Research Meeting: Module 2 research presentation by Trenton Bricken and Will Xiao

Graphic image with a photo of a monkey
October 19, 2021 - 4:00 pm to 5:30 pm

Trenton Bricken and Will Xiao, Kreiman Lab


Will Xiao's presentation

Title: What you see is what IT gets: Responses in primate visual cortex during natural viewing

Abstract: How does the brain support our ability to see? Studies of primate vision have typically focused on controlled viewing conditions exemplified by the rapid serial visual presentation (RSVP) task, where the subject must hold fixation while images are flashed briefly in randomized order. In contrast, during natural viewing, eyes move frequently, guided by subject-initiated saccades, resulting in a sequence of related sensory input. Thus, natural viewing departs from traditional assumptions of independent and unpredictable visual inputs, leaving it an open question how visual neurons respond in real life.

    We recorded responses of interior temporal (IT) cortex neurons in macaque monkeys freely viewing natural images. We first examined responses of face-selective neurons and found that face neurons responded according to whether individual fixations were near a face, meticulously distinguishing single fixations. Second, we considered repeated fixations on very close-by locations, termed ‘return fixations.’ Responses were more similar during return fixations, and again distinguished individual fixations. Third, computation models could partially explain neuronal responses from an image crop centered on each fixation.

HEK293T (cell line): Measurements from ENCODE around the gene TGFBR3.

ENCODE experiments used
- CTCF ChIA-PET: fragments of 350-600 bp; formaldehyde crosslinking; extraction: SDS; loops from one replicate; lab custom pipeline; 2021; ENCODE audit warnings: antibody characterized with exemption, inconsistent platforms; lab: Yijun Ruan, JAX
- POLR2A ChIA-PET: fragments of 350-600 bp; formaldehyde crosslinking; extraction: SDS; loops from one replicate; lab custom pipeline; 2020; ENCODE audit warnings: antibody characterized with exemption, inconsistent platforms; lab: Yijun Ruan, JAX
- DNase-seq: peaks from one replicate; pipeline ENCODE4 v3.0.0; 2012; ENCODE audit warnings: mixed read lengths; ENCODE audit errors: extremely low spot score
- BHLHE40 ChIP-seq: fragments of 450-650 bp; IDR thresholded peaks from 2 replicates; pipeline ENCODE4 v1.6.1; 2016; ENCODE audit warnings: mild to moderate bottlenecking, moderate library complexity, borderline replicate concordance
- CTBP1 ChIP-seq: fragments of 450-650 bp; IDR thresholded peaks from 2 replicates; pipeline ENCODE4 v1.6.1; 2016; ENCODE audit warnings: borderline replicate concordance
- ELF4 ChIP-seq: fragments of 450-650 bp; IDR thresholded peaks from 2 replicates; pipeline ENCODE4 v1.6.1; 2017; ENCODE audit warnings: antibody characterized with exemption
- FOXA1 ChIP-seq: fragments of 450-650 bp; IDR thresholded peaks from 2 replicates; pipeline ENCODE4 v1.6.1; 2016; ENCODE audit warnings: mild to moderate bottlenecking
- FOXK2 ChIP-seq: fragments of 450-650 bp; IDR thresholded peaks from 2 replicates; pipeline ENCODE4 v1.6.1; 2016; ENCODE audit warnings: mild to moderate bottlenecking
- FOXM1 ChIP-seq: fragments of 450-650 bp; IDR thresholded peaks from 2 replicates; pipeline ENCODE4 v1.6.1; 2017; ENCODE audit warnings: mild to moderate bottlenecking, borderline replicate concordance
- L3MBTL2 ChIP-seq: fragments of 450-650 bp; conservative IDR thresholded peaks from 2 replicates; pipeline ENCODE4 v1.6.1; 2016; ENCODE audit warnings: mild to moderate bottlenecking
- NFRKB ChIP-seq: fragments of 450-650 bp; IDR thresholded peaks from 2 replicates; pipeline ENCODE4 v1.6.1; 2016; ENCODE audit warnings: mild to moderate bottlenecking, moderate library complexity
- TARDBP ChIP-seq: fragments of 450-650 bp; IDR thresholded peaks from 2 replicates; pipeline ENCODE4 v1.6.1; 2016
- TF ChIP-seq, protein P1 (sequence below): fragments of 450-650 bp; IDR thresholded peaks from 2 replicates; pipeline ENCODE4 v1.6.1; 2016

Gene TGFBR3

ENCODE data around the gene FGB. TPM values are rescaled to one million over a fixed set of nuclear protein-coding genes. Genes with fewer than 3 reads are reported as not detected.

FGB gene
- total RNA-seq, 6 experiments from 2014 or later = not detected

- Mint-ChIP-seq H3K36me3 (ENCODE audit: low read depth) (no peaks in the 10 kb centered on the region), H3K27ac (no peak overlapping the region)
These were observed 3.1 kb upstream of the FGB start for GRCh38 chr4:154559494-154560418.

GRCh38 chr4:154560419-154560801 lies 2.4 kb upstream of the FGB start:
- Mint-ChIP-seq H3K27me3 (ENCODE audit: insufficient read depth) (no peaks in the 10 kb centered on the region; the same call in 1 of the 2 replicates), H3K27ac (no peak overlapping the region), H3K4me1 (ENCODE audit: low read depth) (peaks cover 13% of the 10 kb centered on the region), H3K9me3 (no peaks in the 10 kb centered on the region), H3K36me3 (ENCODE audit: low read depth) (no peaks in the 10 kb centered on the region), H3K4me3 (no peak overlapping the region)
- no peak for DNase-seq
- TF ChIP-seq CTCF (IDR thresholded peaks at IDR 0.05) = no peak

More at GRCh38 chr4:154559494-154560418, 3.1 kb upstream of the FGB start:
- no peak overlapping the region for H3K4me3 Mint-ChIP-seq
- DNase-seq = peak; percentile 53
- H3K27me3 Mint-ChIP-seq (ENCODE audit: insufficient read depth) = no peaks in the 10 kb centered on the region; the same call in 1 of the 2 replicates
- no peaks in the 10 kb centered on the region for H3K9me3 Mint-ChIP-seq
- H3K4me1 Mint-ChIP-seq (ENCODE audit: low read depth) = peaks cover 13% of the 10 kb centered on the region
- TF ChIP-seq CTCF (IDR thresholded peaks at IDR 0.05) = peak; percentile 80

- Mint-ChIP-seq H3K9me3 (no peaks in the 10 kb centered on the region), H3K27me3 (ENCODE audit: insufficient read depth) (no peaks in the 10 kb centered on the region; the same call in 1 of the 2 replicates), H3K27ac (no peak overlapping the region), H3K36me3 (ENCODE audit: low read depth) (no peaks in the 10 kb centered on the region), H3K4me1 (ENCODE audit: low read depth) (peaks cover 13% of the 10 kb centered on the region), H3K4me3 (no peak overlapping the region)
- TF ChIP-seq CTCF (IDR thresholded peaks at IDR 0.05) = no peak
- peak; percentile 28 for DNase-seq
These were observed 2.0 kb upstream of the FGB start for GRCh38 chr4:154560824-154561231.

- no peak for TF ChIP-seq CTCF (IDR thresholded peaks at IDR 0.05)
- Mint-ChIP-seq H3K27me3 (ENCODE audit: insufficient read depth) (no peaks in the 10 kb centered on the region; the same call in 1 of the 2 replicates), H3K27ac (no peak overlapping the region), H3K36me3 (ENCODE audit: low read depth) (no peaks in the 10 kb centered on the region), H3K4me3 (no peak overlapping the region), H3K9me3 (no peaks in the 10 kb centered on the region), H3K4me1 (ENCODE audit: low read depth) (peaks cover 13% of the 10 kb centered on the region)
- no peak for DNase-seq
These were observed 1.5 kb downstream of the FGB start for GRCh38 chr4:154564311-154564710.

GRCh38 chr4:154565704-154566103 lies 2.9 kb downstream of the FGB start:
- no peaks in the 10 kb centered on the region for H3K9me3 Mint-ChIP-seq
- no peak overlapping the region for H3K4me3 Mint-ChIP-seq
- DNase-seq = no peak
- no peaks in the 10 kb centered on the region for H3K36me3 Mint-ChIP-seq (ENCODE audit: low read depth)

These results shed light on how the IT cortex does (and does not) contribute to our daily visual percept: a stable world despite frequent saccades.

Trenton Bricken's presentation:

Title: Attention Approximates Sparse Distributed Memory

Abstract: While Attention has come to be an important mechanism in deep learning, it emerged out of a heuristic process of trial and error, providing limited intuition for why it works so well. Here, we show that Transformer Attention closely approximates Sparse Distributed Memory (SDM), a biologically plausible associative memory model, under certain data conditions. We confirm that these conditions are satisfied in pre-trained GPT2 Transformer models. We discuss the implications of the Attention-SDM map and provide new computational and biological interpretations of Attention.


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MIT Building 46 | Brain and Cognitive Sciences Complex
October 19, 2021
4:00 pm to 5:30 pm
MIBR Seminar Room 46-3189

MIT Building 46 | Brain and Cognitive Sciences Complex, 43 Vassar Street, Cambridge MA 02139